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Imagining the world anew: gender equality and women’s rights – Part 2

February 1, 2021
On Friday Nikki van der Gaag analysed the disastrous impact of the pandemic on women’s rights. Today she asks what would it mean to build an economy that centres care, not carelessness? Back in August last year, WHO Director-General Tedros Adhanom Ghebreyesus said that the only way viruses have been vanquished is via “permanent adjustments” to economics and societies, and added:  ‘We
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Imagining the world anew: the pandemic and gender equality

January 28, 2021
The pandemic has eroded women’s rights – but there is a way forward, says Nikki van der Gaag   2020 was not a good year for women’s rights. Women have borne the brunt of the effects of the pandemic, from home schooling to losing their jobs to domestic violence to a drop in girl’s education and a decrease in the
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In Conversation on How Change Happens, Activism and Politics

January 15, 2021
On Wednesday I was subjected to a gruelling cross-examination on Life, the Universe and Everything (actually ‘How Change Happens’) for the entertainment of some Cambridge Accountancy students. Here’s some of the less embarrassing bits. Q: How do you stop yourself feeling overwhelmed by complexity? A: It’s only overwhelming if you think you’re ever going to understand it all. Once you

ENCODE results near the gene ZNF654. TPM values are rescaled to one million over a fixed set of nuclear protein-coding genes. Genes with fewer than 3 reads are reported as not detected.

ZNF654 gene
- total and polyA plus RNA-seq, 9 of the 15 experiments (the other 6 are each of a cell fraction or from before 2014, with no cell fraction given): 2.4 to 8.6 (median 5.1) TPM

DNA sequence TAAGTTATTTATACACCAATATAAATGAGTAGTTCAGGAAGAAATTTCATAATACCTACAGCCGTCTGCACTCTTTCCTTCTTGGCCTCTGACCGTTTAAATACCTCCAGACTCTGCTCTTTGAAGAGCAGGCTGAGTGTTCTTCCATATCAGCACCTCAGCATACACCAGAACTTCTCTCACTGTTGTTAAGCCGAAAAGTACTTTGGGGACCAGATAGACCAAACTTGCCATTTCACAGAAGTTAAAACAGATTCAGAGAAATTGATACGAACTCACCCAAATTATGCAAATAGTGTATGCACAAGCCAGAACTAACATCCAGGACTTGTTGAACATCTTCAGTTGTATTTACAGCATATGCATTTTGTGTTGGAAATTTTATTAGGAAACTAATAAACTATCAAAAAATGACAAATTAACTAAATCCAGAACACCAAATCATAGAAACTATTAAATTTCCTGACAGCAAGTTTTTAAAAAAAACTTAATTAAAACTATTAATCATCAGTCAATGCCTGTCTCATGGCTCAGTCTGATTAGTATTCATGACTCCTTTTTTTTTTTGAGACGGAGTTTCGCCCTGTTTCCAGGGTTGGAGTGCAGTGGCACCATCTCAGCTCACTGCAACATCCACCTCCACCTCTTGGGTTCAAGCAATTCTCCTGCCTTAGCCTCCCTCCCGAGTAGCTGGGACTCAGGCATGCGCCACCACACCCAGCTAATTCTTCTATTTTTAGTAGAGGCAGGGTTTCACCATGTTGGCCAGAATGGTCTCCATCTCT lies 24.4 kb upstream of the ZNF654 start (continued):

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Gender, Power and Progress: How Norms Change

December 16, 2020
A very good paper on a fascinating and important topic, by Caroline Harper, Rachel Marcus, Rachel George, Sophia M. D’Angelo, Emma Samman, published by ODI and ALIGN. The research questions are ambitious: how gender norms have changed over the past quarter-century, what has supported and blocked changes to gender norms in a number of sectors, and how to ensure change is faster, and robust
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Difficult Women: A History of Feminism in 11 Fights. Book Review

November 19, 2020
How many friends and relatives can you buy the same book for as a Christmas present, without getting into trouble for your lack of imagination? Difficult Women has everything – a great and funny writer in Helen Lewis, and a fascinating and page-turning introduction to the history of northern, mainly UK, feminism. Here’s the pitch: ‘Women’s history should not be
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Featured image for “Malawi is the only place where democracy has improved under Covid. 80 countries have got worse.”

Malawi is the only place where democracy has improved under Covid. 80 countries have got worse.

October 23, 2020
Blimey. You never know when a tweet is going to hit the spot and get a lot of retweets and likes. That’s what happened this week with a map I tweeted from The Economist, taken from an article entitled ‘The pandemic has eroded democracy and respect for human rights’ (gated). Quite a lot of questions and disagreement came in, so